(A) Lister 427-mCherry trypanosomes (red) in a meningeal blood vessel (outlined by dashed blue lines) at day 3 (Video S1). (B) Extravascular GVR35-mCherry trypanosomes (red) day 13. Blood and collagen appear green. A rapidly moving intravascular trypanosome is indicated by the arrow (Video S2). (C) 24 hr after intravenous (i.v.) injection of DB75 meningeal trypanosomes are labeled and motile (arrows), as are host nuclei (Video S5), day 28. Inset shows a different mouse at day 10, 25 min after i.v. injection of DB75, only the nucleus and kinetoplast are labeled (arrow heads, Video S3). (D) At day 25 numerous GVR35-LUC2 trypanosomes (moving dots in Video S4) are present in the meninges. Labeling by i.v. injection of DB75. (E) Numbers of meningeal trypanosomes plotted against days post-infection. Diminazene (40 mg/kg) at day 21 cleared the meninges of trypanosomes until about day 58 (crosses). (F) Treatment with diminazene at day 21 reduced luciferase emission but by day 44 there was strong emission from the head, despite zero blood parasitemia. Scale in photons.second−1.centimeter−2.steradian−1. (G) Subsequent multi-photon imaging in area circled in (F) showed no motile trypanosomes in the meninges. I.v. injection of DB75 labeled host nuclei. All scale bars 20 µm.

https://doi.org/10.1371/journal.pntd.0002384.g005

To determine the susceptibility of meningeal trypanosomes to stage 1 drugs, GVR35-infected mice were treated with 40 mg/kg diminazene [25] at day 21. Moving trypanosomes could not be detected in the meninges two days after treatment, indicating that trypanosomes had been cleared from this site (Video S6). Another group of treated mice were imaged on day 44 (23 days after treatment) first by IVIS then by multi-photon imaging. Although no trypanosomes could be detected in the blood of these mice, IVIS imaging revealed bioluminescence in the brain (Figure 5F). However, no trypanosomes were observed by multi-photon microscopy, indicating that IVIS-detected bioluminescence did not originate from meningeal trypanosomes (Figures 5G and S6). At later times, trypanosomes of the various lines used were detected in the meninges but only after their reappearance in the blood (Figure 5E).

Discussion

Effective treatment of stage 2 HAT requires a drug that crosses the blood-brain barrier in a concentration sufficient to kill CNS-resident trypanosomes. Many trypanocidal drugs, such as those used for stage 1 treatment, clear trypanosomes from the vasculature and peripheral compartment, but parasites that remain viable in the brain will eventually re-establish infection in the blood [11], [25], [40]. Current pre-clinical mouse models of stage 2 HAT assess the efficacy of drugs by the detection of trypanosomes in blood following treatment. In the case of failure, the re-emergence of blood trypanosomes often occurs several months after treatment and the standard model requires 180 days post-treatment follow up to declare a drug curative in stage 2. Here, we describe an infection model that uses bioluminescence imaging to detect trypanosomes in the brain following drug treatment, which is a significant improvement upon the classical 180 day model.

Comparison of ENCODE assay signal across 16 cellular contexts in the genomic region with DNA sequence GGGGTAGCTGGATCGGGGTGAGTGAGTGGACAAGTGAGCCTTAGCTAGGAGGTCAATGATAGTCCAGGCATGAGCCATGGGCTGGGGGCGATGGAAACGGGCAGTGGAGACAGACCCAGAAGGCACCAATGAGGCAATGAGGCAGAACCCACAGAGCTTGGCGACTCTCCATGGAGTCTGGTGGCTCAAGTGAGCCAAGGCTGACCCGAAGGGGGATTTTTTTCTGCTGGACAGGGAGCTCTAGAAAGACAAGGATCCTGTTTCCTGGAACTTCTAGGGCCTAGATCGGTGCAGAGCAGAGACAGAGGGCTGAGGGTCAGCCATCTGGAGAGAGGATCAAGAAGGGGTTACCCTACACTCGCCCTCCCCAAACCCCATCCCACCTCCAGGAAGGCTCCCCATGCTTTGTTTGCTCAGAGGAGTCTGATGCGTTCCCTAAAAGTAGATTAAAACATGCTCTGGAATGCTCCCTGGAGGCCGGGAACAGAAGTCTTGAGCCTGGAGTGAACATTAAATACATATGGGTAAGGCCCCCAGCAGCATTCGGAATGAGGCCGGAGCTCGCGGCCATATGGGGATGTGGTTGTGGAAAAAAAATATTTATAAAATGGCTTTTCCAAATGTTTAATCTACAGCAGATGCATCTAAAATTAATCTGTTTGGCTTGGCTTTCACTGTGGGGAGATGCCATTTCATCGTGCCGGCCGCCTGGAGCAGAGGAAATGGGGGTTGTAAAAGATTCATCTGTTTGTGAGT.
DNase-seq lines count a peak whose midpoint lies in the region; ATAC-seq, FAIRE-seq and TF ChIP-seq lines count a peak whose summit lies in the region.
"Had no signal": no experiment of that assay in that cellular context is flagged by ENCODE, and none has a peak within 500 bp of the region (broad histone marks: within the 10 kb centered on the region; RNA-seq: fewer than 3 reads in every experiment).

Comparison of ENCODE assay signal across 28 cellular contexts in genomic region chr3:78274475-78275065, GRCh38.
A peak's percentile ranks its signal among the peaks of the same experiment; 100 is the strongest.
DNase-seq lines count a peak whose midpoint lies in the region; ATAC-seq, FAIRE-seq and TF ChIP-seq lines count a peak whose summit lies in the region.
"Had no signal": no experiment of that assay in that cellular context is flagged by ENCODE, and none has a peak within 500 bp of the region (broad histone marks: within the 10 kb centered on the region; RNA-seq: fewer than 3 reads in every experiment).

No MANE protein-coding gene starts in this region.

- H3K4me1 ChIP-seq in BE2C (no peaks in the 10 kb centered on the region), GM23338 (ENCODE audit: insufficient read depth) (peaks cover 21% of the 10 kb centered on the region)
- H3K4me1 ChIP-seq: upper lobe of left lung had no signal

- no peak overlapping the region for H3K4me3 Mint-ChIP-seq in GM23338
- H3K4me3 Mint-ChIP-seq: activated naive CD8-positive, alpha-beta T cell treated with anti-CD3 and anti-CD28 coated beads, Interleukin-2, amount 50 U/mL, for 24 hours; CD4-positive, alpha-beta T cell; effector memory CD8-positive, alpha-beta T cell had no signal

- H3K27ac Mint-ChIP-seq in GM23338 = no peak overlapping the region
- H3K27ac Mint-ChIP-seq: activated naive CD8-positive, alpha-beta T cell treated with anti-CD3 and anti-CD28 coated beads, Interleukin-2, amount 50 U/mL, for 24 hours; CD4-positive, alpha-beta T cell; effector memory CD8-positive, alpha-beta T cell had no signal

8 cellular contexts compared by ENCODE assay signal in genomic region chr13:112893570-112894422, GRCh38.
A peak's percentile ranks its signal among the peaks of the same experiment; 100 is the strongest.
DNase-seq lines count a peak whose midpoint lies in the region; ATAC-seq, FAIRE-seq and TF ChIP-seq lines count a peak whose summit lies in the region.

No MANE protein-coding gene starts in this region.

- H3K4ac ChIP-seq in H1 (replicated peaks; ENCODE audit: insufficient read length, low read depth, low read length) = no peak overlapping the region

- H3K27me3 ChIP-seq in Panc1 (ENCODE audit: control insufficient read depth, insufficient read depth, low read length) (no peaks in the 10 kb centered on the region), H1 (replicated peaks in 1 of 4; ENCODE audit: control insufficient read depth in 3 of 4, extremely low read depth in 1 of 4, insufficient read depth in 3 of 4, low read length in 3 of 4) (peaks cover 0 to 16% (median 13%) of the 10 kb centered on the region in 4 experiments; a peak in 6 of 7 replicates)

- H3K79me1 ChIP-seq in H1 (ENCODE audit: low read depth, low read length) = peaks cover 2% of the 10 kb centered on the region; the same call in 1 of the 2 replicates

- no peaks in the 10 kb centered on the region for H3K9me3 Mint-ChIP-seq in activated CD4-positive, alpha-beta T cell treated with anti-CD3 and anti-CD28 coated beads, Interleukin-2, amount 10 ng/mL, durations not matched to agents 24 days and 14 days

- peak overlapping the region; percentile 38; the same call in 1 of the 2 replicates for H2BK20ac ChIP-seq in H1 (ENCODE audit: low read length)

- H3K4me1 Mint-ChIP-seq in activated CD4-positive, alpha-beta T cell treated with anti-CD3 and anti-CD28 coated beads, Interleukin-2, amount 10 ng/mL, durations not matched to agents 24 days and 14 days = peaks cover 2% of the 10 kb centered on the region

Bioluminescence imaging has been widely used for in vivo tracking of tumour cells in cancer and the distribution of pathogens in infected animals [12], [14], [41][43]. LUC2, a modified firefly luciferase, has so far provided the best sensitivity for in vivo detection [44], [45] and its substrate luciferin is known to cross the blood-brain barrier, allowing successful imaging in the brain [43], . The gene has been optimized for cytosolic expression by the removal of a peroxisomal targeting sequence, which is present at the C-terminal end of the native luciferase gene and shown to target native luciferase to the glycosomes in T. brucei [48][50]. We found LUC2 firefly luciferase to be superior to Renilla luciferase [15], [16] for in vivo detection of T. b. brucei, most likely due to its longer wavelength emission (562 nm) [24]. Crucially for the success of the model, the expression of LUC2 from the ribosomal locus in GVR35 remained stable over the course of infection. The TbR-LUC2 plasmid could also be used for the generation of other bioluminescent Trypanosoma spp. making it possible to extend the analysis of promising compounds to tests on field isolates.